Wednesday, July 08, 2015

Put a Bench in Edinburgh

By CARLOS CARBAÑA




When you're walking around Edinburgh and decide to sit down on a bench for a rest, it's very likely that you'll find a commemorative plaque attached to it. Personal, like In Memory of René Laurener, who liked sitting down, or from a society, such as the Contemplative Pensioners' Association - In memory of our comrades, street seating tends to come with an inscription. It's a custom that the city council uses to finance these urban furnishings, indispensable in an ageing city such as the Scottish capital.

Depending on whether they're made of wood or steel, and in view of the seat's location, the cost of putting a bench in the city varies. In Princess Street Gardens, although it's impossible to find an empty spot, the estimated price would be around £3,000, while in other areas you could have a commemorative bench for just £850. For this amount, the generous donor pays for the object in itself, a plaque and engraving, transport and installation, as well as administrative fees. The city council is responsible for maintenance and the agreement lasts 20 years, unless the bench suffers terribly serious damage. When this time frame expires, the family or organisation that financed the bench are contacted and offered the chance to repeat the deal. This tradition is defined by journalist Stephen Emms in the Scottish newspaper, The Herald, as "a British institution." In his article, Emms argues that it's difficult to trace the origins of this custom as the city has no records of benches erected prior to the mid-twentieth century. His father, the historian Richard Emms, believes that the practice may date back to the Great Exhibition of 1851 in London or the open-air movement led by the National Trust in the late 19th century, with "Darwin, Huxley or Bernard Shaw adopting the outer memorial as a secular retreat from churches."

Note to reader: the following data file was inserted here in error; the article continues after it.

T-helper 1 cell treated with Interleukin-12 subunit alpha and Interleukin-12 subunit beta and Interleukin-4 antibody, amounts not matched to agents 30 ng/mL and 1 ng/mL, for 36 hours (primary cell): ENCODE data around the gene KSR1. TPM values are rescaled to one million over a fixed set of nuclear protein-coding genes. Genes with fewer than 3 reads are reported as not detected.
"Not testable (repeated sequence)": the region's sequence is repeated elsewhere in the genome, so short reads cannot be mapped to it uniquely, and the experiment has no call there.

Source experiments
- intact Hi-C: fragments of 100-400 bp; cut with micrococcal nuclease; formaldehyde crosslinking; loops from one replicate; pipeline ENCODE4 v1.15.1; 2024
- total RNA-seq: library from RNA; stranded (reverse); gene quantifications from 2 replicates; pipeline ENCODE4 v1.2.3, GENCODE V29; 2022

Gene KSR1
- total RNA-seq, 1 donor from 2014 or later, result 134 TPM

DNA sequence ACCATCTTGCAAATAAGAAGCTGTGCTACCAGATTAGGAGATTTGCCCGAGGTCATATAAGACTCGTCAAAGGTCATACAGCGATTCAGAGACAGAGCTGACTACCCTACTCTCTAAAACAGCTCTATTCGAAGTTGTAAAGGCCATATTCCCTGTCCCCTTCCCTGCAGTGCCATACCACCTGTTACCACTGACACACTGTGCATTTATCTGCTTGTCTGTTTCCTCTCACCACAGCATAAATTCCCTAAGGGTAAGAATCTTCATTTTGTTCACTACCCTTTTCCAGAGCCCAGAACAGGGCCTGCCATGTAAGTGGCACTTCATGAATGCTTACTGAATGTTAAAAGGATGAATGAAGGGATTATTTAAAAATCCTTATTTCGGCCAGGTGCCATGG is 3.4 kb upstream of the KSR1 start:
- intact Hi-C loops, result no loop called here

The stories behind some of these benches are moving, to say the least. In his article, Emms narrates that of Malcolm and Jessie. In the much sought-after Princes Street Gardens, there's a bench commemorating the love between this couple, who first met in Edinburgh at the turn of the 20th century. Shortly after marrying, they emigrated to the United States where they made a new life for themselves. When the couple died, their children brought their ashes to Scotland to be scattered in their hometown. On arriving to the city, they discovered this initiative and decided to create a permeant memorial to their parents in the shape of two wooden benches.

Surprisingly, this system doesn't only serve to fund park benches. Working through council departments, the funds can be used, for example, to finance a nursery school garden, furnish a new building, or provide a notice board. In Spain, when you achieve the impossible, you're said to have "put a pike in Flanders." The Scottish equivalent, then, must be to have a bench in Edinburgh.
Ling Magazine, July 2015

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